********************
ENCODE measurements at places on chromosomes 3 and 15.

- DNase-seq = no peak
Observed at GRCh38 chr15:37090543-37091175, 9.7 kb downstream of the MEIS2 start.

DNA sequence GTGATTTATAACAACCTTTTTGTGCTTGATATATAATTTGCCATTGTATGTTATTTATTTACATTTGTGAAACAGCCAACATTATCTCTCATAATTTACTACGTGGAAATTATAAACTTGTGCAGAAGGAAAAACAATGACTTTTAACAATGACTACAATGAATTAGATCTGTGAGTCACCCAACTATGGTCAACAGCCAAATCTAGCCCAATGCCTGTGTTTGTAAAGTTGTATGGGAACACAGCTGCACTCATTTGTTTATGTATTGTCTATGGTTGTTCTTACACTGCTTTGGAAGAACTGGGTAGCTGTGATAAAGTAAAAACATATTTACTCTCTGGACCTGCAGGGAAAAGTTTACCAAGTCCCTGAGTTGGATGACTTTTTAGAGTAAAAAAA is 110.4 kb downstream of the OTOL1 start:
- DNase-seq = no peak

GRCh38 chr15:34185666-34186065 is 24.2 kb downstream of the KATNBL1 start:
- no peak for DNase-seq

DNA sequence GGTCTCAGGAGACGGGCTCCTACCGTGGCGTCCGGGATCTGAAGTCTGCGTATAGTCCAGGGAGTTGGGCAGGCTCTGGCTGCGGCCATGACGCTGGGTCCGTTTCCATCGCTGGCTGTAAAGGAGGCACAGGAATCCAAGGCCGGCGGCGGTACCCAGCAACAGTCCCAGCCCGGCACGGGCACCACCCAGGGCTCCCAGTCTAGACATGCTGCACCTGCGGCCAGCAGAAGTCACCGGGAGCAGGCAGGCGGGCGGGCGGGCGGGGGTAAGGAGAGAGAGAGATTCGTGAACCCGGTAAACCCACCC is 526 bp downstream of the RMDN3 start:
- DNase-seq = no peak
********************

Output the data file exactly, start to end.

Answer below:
ENCODE measurements at places on chromosomes 3 and 15.

- DNase-seq = no peak
Observed at GRCh38 chr15:37090543-37091175, 9.7 kb downstream of the MEIS2 start.

DNA sequence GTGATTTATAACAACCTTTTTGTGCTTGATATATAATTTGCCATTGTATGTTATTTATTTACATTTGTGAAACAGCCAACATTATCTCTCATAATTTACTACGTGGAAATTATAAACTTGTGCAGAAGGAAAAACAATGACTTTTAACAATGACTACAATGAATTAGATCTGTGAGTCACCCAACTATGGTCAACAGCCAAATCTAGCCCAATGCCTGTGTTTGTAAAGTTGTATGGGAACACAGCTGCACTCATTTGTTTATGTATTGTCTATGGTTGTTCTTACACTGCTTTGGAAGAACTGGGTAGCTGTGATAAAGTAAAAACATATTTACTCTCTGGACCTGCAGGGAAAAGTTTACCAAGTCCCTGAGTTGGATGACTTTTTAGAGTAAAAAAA is 110.4 kb downstream of the OTOL1 start:
- DNase-seq = no peak

GRCh38 chr15:34185666-34186065 is 24.2 kb downstream of the KATNBL1 start:
- no peak for DNase-seq

DNA sequence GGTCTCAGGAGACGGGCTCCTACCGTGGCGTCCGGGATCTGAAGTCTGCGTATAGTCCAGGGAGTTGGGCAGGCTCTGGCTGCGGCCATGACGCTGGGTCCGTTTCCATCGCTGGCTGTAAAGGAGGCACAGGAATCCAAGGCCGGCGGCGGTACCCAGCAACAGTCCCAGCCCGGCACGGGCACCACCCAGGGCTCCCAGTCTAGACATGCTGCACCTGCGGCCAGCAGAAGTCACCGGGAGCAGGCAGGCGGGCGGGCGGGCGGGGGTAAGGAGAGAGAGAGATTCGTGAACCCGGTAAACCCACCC is 526 bp downstream of the RMDN3 start:
- DNase-seq = no peak